Footnotes (15)



Directors' Duties Under the UK Companies Act 2006 and the Impact of the Company's Operations on the Environment

Ian Havercroft

University College London - Faculty of Laws

Arad Reisberg

University College London - Faculty of Laws

December 15, 2010

Section (hereafter ‘section’ or ‘s’) 172(1) of the CA 2006 requires a director of a company to act "in the way he considers, in good faith, would be most likely to promote the success of the company for the benefit of its members as a whole". A director is specifically required to have regard to a non-exhaustive range of factors in accordance with s.172(1)(a)–(f). These include in (d) ‘the impact of the company's operations on the community and the environment’. Section 417 of the Companies Act 2006 sets the requirement for one of the main components of the content of the directors' report, namely, the business review. It is a narrative report of the company's business to accompany the figures as shown in the annual accounts. According to section 417(2) the purpose of the business review is to inform members of the company and help them assess how the directors have performed their duty under section 172 (duty to promote the success of the company). However, whereas s. 172 refers to the impact of the company's operation on the community and the environment, s. 417(2) uses a different terminology (i.e. information about (i) environmental matters (including the impact of the company's business on the environment)). Is this intentional? what is the significance of this?

This paper discusses how traditionally soft issues for companies have now become hard: hard to ignore, hard to manage and hard for companies that get them wrong. It inquires, amongst other things, into the above questions. The paper is structured as follows. Section B will outline changes in the corporate world, public policy and trends in public life generally with regard to ‘the environment’. Section C will then put these new developments into context by looking at the inclusion of the term ‘environment’ in the Companies Act 2006 (‘CA 2006’). It will also track back how and where has it been included, what is to be considered exactly in the context of the Directors’ report (the so-called ‘Business Review’ under section 417), and who is the intended audience – shareholders or the wider ‘public? Previous attempts to include/exclude environmental issues within the context of company law and directors’ duties will also be looked at. Section D will look at traditional interpretations and usage of the term ‘the environment’ and will raise the question whether it is possible to include such an intangible notion within the CA 2006? Section E will then return to the CA 2006 and discuss what does the term ‘environment’ means for the purposes of this legislation. For example, are there examples of analogous usage of the term within company law more widely? The purpose of Section F is to look at recent trends in corporate environmental disclosure and examine whether there has been a marked improvement in terms of quality and quantity. Initial indications as to how the new requirements in relation to reporting about environmental issues under the CA 2006 are implemented (or not) in practice will also be briefly considered. Finally, Section G will draw some conclusions as well as provide some lessons and signposts for the future.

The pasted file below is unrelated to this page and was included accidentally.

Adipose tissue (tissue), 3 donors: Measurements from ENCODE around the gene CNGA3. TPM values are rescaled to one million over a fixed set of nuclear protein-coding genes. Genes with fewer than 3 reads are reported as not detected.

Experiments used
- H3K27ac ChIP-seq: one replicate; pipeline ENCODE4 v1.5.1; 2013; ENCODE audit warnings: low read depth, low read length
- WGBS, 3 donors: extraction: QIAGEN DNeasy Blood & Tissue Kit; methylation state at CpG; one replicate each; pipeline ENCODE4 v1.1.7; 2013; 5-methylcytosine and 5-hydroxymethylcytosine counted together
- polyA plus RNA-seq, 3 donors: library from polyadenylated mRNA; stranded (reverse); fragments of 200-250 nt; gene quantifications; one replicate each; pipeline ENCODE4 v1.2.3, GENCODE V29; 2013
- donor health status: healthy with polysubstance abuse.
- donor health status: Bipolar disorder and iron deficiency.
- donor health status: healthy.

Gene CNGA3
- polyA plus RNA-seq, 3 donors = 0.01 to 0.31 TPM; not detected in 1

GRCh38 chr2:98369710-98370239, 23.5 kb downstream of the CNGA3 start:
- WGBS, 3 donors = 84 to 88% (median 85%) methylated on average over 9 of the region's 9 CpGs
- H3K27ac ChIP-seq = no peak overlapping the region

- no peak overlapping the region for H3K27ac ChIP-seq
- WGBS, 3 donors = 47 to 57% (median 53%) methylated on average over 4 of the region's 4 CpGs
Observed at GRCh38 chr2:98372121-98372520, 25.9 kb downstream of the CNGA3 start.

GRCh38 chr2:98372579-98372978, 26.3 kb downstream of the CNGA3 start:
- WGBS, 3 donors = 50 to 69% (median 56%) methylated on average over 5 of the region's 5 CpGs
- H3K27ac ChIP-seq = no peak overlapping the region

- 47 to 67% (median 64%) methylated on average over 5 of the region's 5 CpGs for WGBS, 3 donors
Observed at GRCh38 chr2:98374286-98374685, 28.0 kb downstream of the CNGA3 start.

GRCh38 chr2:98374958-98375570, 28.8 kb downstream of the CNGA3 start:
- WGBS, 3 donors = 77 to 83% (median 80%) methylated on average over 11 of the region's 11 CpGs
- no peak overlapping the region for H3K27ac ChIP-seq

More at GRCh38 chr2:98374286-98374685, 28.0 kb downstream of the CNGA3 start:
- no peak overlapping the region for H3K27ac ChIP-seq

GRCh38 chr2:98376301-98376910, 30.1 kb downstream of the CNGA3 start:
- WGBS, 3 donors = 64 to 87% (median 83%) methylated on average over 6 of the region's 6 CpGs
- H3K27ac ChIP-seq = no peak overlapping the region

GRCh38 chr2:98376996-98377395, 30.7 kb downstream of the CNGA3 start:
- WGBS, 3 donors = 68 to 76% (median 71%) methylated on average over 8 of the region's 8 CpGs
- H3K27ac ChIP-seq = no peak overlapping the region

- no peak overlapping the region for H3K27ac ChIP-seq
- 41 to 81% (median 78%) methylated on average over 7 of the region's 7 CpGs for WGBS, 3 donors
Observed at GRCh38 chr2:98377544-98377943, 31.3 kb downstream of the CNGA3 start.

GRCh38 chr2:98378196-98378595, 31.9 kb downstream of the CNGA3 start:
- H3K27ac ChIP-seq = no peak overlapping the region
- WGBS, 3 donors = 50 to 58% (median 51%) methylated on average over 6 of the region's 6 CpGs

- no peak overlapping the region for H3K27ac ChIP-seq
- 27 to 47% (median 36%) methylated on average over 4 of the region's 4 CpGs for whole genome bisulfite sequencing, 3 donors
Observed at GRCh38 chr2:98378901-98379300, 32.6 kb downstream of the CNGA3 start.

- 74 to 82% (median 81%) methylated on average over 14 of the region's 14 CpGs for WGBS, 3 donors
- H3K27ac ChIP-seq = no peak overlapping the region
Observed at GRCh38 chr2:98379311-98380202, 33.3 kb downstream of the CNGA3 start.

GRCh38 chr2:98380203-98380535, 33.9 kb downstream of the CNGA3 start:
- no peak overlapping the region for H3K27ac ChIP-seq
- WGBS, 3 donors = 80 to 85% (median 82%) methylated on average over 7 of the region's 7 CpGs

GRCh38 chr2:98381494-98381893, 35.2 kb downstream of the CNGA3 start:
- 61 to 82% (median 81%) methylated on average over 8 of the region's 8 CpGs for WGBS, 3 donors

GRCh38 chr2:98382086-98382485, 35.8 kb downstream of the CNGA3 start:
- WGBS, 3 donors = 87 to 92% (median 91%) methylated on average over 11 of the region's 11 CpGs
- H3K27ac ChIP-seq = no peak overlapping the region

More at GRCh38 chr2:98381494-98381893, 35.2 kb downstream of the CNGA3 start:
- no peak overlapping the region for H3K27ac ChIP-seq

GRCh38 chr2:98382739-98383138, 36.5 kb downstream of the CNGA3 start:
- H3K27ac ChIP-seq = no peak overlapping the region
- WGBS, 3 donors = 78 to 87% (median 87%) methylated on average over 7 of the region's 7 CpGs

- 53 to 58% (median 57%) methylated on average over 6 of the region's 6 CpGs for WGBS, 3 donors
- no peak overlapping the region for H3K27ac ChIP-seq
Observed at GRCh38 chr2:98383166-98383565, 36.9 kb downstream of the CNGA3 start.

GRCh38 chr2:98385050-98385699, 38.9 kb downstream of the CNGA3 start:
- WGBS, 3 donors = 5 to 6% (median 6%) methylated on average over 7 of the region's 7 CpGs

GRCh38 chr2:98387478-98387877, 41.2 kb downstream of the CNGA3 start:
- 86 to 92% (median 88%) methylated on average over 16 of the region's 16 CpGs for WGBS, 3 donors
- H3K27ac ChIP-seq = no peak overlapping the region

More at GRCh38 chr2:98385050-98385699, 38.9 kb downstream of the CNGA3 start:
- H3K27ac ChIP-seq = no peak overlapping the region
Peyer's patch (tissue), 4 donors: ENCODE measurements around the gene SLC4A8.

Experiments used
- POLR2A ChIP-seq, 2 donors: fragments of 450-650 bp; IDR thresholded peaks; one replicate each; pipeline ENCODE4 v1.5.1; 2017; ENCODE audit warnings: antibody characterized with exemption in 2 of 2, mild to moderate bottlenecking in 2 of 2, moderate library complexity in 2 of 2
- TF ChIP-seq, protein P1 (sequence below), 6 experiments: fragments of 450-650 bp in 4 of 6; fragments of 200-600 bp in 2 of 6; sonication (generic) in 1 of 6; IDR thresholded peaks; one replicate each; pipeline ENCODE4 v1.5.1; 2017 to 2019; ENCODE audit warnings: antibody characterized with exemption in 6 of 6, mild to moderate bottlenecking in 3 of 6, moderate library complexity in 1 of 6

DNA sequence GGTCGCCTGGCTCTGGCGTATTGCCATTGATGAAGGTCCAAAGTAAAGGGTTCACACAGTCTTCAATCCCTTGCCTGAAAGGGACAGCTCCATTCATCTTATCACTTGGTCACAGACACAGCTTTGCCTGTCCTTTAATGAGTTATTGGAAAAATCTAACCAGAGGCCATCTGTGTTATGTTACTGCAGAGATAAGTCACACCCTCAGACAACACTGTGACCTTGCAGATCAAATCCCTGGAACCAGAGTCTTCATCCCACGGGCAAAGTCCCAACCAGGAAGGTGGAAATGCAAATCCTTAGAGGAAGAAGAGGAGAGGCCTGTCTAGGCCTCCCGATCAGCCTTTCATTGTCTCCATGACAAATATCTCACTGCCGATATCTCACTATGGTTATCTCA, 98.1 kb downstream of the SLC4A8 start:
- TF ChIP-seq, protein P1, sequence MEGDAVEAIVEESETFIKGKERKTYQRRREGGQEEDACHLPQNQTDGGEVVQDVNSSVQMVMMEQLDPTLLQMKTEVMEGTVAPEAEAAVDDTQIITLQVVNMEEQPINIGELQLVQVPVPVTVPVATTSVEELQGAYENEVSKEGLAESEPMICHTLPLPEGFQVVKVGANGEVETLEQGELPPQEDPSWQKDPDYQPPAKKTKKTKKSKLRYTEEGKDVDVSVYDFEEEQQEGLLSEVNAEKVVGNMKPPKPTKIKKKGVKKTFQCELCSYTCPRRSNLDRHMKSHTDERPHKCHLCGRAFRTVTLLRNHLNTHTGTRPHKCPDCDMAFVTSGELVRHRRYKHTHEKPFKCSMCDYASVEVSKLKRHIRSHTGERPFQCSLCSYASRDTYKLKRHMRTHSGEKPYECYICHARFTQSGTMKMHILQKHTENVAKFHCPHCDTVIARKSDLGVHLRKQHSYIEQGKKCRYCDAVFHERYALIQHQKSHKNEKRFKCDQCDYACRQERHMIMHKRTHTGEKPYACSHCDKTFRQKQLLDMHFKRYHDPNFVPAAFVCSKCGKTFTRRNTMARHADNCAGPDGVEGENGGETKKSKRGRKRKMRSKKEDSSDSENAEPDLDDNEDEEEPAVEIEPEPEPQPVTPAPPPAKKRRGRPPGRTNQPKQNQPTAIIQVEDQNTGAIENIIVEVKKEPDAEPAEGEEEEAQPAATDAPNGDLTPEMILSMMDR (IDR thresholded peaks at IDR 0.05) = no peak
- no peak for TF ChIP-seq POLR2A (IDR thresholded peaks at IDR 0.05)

Number of Pages in PDF File: 40

Keywords: Directors' duties, Companies Act 2006, UK, Impact, Environment, Business Review

JEL Classification: G34, G38, K41, K22, K32

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Date posted: October 6, 2008 ; Last revised: February 14, 2014

Suggested Citation

Havercroft, Ian and Reisberg, Arad, Directors' Duties Under the UK Companies Act 2006 and the Impact of the Company's Operations on the Environment (December 15, 2010). Available at SSRN: http://ssrn.com/abstract=1274567 or http://dx.doi.org/10.2139/ssrn.1274567

Contact Information

Ian Havercroft
University College London - Faculty of Laws ( email )
Bentham House
Endsleigh Gardens
London, WC1H OEG
United Kingdom
Arad Reisberg (Contact Author)
University College London - Faculty of Laws ( email )
London WC1E OEG
United Kingdom
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